3. If the preceding crop is a hay or pasture crop, look at a burndown of the hay crop in late June or early July. Later summer timing of sod-breaking may limit subsequent canola production because of depleted soil stored moisture, poor fertility and weed control, and the difficulty in preparing a good seedbed without sod clumps. Glyphosate burndown of the hay crop in late June or early July will allow for some weed control and will retain soil moisture. Breaking up the sod layer can result in lumps and a mulch layer that are not conducive to proper stand establishment. Direct seeding into sod has contributed to success, but the canola seed must be placed into moist soil in the mineral layer. 

    4. Research around the world has documented that leachates from wheat, alfalfa and some forage grasses can be toxic to canola seedlings. Australian research has found that wheat varieties can differ in the toxicity of their residues to canola. Wheat residue phytotoxicity may partly explain occasional poor emergence and vigour of canola direct seeded into heavy wheat straw residue. To reduce residue toxicity, spread wheat straw and chaff evenly behind the combine, and in cases of extreme straw production, bale wheat straw. Growing semi-dwarf cereal varieties may also reduce straw load.


    Managing your rotation

    No single crop rotation will suit all circumstances. The choice of which crops to grow, and in what sequence, depends to a large extent on the soil and climatic conditions of a particular farm and also on the grower's management skills. In areas with adequate moisture, rotations that include cereals and broadleaf crops maintain pests at lower levels and produce consistently higher yield. An added benefit is that yields are often more stable because crops differ in their response to stress at various stages. Therefore, stress may damage one crop seriously, but others in the rotation may be less affected. Use the information in Table 1 as a guide in selecting a field for canola. Also consider crop rotation information from MASC when considering crop rotation.

    The purpose and value of a three or four-year crop rotation is to maintain diversity in the cropping system. Cereals and pulses generally host a different mix of insects and disease than canola, and cereals and pulses offer other options for weed control.

    If growers plan to seed canola more frequently, they should increase the level of pest management diversity by using different modes of action for weed, disease and insect management. Crop scouting and recording of issues observed should be intensified to help identify any trends that may indicate problems developing from inadequate rotation break between canola crops.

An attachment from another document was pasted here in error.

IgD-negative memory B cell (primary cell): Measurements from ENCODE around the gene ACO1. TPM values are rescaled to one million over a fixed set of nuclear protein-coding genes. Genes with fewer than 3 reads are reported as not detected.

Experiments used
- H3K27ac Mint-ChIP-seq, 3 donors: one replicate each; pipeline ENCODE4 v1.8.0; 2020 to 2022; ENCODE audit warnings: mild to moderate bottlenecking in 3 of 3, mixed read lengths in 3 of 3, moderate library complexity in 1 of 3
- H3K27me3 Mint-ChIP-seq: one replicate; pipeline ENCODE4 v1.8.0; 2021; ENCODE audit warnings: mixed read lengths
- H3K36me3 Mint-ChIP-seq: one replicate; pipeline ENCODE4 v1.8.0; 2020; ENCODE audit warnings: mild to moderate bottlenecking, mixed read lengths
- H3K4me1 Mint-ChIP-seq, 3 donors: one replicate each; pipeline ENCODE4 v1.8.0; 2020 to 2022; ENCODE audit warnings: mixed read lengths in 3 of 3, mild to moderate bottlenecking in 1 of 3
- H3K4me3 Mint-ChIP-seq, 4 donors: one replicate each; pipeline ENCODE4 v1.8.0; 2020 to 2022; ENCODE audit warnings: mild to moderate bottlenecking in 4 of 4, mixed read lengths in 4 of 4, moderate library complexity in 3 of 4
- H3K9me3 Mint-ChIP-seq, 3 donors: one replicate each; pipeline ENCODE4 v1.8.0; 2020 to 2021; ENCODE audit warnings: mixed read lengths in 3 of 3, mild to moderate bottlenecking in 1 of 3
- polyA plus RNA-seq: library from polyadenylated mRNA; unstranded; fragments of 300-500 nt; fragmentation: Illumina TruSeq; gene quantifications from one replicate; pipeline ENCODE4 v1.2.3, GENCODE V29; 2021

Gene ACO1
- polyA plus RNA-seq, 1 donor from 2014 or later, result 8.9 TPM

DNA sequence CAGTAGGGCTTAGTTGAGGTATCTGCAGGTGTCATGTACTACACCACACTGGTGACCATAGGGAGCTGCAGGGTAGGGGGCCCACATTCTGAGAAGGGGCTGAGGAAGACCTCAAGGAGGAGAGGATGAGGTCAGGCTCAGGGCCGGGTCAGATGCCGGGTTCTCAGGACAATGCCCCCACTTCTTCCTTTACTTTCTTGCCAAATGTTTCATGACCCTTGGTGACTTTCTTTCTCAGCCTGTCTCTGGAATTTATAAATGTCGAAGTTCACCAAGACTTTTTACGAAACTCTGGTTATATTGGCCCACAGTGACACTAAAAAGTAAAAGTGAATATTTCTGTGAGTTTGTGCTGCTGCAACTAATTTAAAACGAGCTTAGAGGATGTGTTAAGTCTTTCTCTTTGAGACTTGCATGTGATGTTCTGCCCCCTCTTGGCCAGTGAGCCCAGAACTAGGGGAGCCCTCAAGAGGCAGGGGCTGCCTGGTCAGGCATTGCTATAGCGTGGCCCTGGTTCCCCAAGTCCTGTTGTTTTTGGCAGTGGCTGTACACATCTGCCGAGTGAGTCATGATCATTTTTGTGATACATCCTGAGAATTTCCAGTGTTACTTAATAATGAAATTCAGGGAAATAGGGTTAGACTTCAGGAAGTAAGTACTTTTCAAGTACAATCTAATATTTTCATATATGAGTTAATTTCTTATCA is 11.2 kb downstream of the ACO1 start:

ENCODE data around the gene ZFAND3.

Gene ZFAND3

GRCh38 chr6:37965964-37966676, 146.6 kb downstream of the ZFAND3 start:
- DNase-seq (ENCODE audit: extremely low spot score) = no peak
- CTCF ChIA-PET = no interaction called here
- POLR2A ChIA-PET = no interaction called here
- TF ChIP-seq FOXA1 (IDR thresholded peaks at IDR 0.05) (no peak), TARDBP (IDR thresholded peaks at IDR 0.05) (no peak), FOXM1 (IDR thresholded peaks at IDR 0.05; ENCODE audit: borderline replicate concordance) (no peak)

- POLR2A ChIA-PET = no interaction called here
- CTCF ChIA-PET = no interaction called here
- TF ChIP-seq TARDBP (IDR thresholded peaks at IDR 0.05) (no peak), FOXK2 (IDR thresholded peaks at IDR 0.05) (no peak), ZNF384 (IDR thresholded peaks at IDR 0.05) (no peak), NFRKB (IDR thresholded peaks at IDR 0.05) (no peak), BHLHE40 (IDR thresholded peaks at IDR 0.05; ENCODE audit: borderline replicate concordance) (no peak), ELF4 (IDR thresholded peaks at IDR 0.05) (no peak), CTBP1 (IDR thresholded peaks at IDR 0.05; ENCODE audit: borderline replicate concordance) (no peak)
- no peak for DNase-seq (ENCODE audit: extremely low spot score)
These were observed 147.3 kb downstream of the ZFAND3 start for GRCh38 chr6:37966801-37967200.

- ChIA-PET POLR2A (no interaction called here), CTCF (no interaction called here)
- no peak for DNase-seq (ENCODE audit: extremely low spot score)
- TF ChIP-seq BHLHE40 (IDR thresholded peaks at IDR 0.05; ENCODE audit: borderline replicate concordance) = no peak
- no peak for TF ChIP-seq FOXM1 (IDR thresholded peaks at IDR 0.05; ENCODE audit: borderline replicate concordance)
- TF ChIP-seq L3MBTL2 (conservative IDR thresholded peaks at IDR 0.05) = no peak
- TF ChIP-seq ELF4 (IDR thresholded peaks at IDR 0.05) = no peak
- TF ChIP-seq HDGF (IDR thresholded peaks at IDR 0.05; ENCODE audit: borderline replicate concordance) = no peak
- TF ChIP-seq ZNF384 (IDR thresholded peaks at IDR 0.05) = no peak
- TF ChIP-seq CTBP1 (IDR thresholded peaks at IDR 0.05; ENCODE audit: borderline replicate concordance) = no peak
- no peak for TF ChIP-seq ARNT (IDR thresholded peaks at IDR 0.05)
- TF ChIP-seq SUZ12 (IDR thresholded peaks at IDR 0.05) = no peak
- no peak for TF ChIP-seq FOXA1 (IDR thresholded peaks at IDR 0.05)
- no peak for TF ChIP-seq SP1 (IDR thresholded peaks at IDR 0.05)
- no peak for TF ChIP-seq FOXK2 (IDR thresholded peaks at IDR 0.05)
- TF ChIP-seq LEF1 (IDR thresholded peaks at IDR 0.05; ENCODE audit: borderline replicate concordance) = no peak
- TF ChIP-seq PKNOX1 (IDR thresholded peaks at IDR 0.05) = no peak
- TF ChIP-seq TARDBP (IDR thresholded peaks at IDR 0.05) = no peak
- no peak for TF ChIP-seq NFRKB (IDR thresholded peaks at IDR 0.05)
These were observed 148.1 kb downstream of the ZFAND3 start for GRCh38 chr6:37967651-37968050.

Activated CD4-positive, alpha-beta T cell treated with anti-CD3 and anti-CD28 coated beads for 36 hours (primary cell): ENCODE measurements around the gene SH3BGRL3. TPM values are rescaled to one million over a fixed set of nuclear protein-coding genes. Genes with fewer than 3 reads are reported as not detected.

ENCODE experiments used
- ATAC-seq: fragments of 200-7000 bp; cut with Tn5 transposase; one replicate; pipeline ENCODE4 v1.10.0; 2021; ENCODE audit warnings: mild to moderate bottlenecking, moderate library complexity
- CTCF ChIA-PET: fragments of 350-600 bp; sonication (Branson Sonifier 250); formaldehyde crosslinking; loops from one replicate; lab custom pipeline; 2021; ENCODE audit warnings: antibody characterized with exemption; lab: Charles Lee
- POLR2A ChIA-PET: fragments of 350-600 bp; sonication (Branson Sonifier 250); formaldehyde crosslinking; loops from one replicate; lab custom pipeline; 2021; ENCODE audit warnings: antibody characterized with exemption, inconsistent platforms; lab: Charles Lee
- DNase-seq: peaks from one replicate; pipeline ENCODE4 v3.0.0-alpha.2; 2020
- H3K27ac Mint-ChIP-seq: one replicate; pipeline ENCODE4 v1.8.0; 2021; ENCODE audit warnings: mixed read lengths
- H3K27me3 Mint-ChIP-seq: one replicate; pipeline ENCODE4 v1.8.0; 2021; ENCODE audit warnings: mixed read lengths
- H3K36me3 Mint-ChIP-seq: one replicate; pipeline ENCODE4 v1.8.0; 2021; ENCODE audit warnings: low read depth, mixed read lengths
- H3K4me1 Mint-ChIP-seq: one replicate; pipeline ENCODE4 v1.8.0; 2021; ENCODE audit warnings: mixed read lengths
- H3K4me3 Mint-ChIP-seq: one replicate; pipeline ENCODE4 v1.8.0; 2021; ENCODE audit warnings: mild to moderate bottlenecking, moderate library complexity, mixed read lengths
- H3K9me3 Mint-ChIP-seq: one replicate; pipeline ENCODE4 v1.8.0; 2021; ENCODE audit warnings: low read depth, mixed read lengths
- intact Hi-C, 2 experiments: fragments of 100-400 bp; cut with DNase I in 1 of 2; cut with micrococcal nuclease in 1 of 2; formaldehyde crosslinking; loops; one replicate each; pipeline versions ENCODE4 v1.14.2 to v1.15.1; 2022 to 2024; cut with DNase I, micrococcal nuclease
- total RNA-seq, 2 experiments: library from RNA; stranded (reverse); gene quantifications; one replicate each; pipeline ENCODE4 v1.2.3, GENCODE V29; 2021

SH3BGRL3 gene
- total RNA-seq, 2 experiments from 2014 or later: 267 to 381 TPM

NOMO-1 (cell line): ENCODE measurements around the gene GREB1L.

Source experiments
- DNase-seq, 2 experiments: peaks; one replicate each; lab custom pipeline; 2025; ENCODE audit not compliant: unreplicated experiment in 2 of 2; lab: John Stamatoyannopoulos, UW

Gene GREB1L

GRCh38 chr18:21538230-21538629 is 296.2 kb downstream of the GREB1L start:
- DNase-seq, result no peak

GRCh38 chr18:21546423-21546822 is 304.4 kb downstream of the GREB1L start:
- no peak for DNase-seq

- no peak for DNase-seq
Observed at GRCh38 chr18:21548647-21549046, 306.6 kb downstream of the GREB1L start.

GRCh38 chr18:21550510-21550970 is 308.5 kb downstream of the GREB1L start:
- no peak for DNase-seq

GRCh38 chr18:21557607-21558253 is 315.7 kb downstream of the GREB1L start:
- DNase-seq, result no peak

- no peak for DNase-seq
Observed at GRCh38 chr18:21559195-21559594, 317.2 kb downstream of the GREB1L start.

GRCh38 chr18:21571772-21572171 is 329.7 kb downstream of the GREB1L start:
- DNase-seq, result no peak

References

    Dosdall, L. M., Harker, K. N., O'Donovan, J. T., Blackshaw, R. E., Kutcher, H. R., Gan, Y., Johnson, E. N. 2012. Crop Sequence Effects on Root Maggot (Diptera: Anthomyiidae: Delia spp.) Infestations in CanolaJournal of Economic Entomology. Vol 105 (4): 1261–1267. 

    Harker, K.N., Hartman, M.D., Tidemann, B.D., O'Donovan, J.T., Turkington, T.K., Lupwayi, N.Z., Smith, E.G., Mohr, R.M. 2018. Attempts to rescue yield loss in continuous canola with agronomic inputs. Canadian Journal of Plant Science. Vol 98 (3): 703-716.

    Harker, K. N., O’Donovan, J. T., Turkington, T. K., Blackshaw, R. E., Lupwayi, N. Z., Smith, E. G., Johnson, E. N., Gan, Y., Kutcher, H. R., Dosdall, L. M., Peng, G. 2015. Canola rotation frequency impacts canola yield and associated pest species. Canadian Journal of Plant Science Vol 95: 9-20.

    Kutcher, H. R., Brandt, S. A., Smith, E. G., Ulrich, D., Malhi, S. S., Johnston, A. M. 2013. Blackleg disease of canola mitigated by resistant cultivars and four-year crop rotations in western Canada. Canadian Journal of Plant Pathology. Vol 35 (2): 209-221.

    Peng, G., Pageau, D., Strelkov, S. E., Gossen, B.D., Hwang, S.F., Lahlali, R. 2015. A >2-year crop rotation reduces resting spores of Plasmodiophora brassicae in soil and the impact of clubroot on canola. European Journal of Agronomy. Vol 70: 78-84.

    Rashid, A., Hwang, S. F., Ahmed, H. U., Turnbull, G. D., Strelkov, S. E., Gossen, B. D. 2013. Effects of soil-borne Rhizoctonia solani on canola seedlings after application of glyphosate herbicide. Canadian Journal of Plant Science. Vol 93: 97-107

    Date modified: March 5, 2019